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Making More of Mangrove Ecosystem Services

By Scott Atkinson

Different mangrove areas in the same region provide different ecosystem services. Mapping these is important when deciding where conservation investment should go.

For much of our recent history, societies have often viewed mangroves as swamps, health hazards, and only good for draining and developing. Fast forward to the present day and it’s widely acknowledged that mangroves are anything but wastelands, and do in fact generate highly valuable services such as coastal protection, habitat for wildlife, breeding grounds for fisheries, and carbon storage. This is especially the case in developing Pacific nations where mangroves provide vital services that contribute enormously to both the economy and the well-being of local peoples and cultures.

Despite their value, mangroves are an ecosystem under threat. Up to one-third of mangroves around the world have been cleared for coastal development and aquaculture since 1980. What’s left is facing pressure from other factors, including climate change and rising sea levels. The resources available to save this precious ecosystem are scarce, so it’s important to invest them wisely.

Recently we’ve developed an approach that helps prioritise investments in mangrove conservation in a way that takes into account the different values of the ecosystem services that individual mangroves provide across a management area. We demonstrated the value of this approach by mapping multiple ecosystem services being provided by Fiji’s mangroves and their relative value across all of Fiji. Our new approach could prove vital to policymakers and funding organisations seeking specific policy outcomes when planning investments in mangrove ecosystems.

Incorporating the values of the services that ecosystems provide into decision-making is becoming increasingly common in nature conservation and resource management. However, with limited funds for conservation, identifying priority areas where investment efficiently conserves multiple ecosystem services becomes incredibly important.

We showed that this could be done by mapping four mangrove ecosystems services (coastal protection, fisheries, biodiversity, and carbon storage) across Fiji. Using a cost-effectiveness analysis, we ranked mangrove areas for each of those four services, where the effectiveness of managing the mangrove was a function of the benefits provided to the local communities, and the costs were associated with restricting specific uses of the mangrove. We found that different areas of mangroves around Fiji provided different values of the individual ecosystem services.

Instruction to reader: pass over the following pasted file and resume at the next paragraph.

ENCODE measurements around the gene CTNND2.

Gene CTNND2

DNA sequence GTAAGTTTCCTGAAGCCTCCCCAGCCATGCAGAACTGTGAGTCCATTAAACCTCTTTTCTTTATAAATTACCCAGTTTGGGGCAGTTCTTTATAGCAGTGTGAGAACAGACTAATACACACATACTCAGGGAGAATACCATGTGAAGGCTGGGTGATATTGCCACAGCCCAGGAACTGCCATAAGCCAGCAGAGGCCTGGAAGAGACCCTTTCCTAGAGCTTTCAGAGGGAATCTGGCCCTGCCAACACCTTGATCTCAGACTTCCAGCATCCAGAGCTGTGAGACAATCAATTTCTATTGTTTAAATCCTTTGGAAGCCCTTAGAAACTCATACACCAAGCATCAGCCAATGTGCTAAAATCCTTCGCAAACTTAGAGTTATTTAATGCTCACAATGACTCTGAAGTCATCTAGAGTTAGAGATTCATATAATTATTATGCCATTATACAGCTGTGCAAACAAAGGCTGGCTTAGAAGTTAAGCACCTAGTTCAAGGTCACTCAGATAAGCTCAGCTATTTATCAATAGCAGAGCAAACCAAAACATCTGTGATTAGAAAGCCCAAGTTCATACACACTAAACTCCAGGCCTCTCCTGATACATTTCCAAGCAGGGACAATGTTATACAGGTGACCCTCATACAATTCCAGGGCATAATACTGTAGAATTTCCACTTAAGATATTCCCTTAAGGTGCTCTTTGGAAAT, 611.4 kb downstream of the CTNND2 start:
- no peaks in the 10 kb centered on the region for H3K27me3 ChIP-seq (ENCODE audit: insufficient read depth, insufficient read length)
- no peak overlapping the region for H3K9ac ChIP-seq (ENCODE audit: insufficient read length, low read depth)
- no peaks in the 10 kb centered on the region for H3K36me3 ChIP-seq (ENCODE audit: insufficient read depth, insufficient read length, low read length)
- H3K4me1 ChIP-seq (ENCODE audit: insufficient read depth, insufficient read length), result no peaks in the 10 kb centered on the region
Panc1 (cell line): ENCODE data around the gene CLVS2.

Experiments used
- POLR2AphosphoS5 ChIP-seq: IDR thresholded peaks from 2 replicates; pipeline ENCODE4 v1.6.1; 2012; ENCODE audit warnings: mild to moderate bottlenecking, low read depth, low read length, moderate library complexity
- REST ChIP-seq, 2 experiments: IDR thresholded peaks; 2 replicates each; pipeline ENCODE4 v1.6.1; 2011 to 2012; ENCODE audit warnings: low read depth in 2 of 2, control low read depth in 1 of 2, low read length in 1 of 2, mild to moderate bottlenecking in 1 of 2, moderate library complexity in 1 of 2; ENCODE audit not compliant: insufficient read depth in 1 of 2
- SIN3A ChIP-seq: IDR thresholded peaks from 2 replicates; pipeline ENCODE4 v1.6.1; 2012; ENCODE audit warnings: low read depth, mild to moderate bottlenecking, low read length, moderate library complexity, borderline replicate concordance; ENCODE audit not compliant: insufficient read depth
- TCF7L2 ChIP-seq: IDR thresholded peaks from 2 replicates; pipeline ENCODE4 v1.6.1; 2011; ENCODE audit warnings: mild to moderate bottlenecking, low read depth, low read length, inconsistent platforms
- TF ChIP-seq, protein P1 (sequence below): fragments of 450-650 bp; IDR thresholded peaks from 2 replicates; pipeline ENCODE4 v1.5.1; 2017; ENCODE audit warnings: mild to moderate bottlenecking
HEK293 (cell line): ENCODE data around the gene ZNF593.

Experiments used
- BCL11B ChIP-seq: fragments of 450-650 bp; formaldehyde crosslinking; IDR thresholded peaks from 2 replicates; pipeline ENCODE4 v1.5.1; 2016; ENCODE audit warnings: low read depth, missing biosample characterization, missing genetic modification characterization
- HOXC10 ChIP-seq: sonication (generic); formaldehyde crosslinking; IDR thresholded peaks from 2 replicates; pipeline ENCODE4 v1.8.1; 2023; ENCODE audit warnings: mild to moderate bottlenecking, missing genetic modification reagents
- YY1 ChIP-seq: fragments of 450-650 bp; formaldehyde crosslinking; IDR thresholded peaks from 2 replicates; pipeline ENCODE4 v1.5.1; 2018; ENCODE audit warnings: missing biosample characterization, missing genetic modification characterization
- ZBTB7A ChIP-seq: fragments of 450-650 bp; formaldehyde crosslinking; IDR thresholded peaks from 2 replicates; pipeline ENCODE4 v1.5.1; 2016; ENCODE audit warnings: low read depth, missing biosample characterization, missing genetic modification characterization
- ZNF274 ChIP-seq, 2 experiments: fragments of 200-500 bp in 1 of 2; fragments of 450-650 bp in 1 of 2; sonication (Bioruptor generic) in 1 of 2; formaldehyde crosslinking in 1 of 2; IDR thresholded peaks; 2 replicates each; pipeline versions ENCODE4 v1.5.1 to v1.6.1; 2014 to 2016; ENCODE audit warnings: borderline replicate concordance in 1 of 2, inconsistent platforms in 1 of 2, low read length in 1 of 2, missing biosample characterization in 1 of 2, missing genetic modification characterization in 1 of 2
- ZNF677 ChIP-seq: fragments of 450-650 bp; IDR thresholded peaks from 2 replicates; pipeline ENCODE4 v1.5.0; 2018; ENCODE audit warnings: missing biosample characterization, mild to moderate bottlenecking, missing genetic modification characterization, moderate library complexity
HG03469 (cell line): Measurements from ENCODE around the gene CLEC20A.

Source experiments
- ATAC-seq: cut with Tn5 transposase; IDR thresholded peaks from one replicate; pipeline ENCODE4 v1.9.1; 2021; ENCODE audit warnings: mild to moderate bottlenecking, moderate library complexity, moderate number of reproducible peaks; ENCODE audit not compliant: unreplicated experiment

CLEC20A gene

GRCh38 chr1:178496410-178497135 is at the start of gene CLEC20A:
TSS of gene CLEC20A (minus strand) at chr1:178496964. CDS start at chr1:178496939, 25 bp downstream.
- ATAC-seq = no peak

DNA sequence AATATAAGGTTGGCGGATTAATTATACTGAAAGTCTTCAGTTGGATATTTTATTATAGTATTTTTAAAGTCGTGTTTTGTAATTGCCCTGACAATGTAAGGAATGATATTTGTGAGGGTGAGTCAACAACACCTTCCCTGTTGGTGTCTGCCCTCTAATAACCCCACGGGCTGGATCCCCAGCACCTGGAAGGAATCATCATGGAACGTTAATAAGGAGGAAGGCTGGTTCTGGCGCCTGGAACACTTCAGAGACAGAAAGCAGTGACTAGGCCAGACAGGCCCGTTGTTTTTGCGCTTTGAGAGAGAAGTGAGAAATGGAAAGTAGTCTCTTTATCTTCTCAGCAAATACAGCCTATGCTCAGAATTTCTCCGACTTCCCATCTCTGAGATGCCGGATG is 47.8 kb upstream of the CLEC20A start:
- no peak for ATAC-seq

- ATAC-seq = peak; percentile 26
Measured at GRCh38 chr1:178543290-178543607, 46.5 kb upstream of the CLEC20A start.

Spatially explicit mapping such as this can help decision-makers to direct funding to localities that best meet specific funding objectives. For example, financing for disaster-risk reduction and climate adaptation (e.g. from the Green Climate Fund) can be directed toward mangrove areas with the highest coastal protection services. Biodiversity funds like the Global Environment Facility can be directed towards areas with the highest potential to conserve species.

Presently, funding for biodiversity in Fiji has been “bundled” with funding for climate adaptation and sustainable land management. As a consequence, this funding has been directed to some of the most degraded habitats in the country. This might improve sustainable land management but it’s likely a major lost opportunity for effective biodiversity financing and conservation. Examples such as this demonstrate why it’s important to distinguish between areas that provide differing levels of ecosystem services.

We also believe our approach might help in the designation of “no-go zones” for development in Fiji based on their national significance for the provisioning and value of ecosystem services. Our national-scale assessment might allow for guiding the selection of the highest priority areas for each ecosystem service where development and extractive activities are not allowed.

There are many challenges with this type of approach (indeed, with any form of spatial planning). Mapping exercises such as this need to deal with issues of poor data availability and associated equity concerns in rural areas, where available data is often even less reliable.

However, we believe that our approach provides a significant improvement on existing approaches that either deal with a single ecosystem service, ignore them altogether, or do not account for the spatial differences in ecosystem services across entire management areas.


Scott Atkinson is a member of the ARC Centre of Excellence for Environmental Decisions and the Centre for Biodiversity and Conservation Science at The University of Queensland.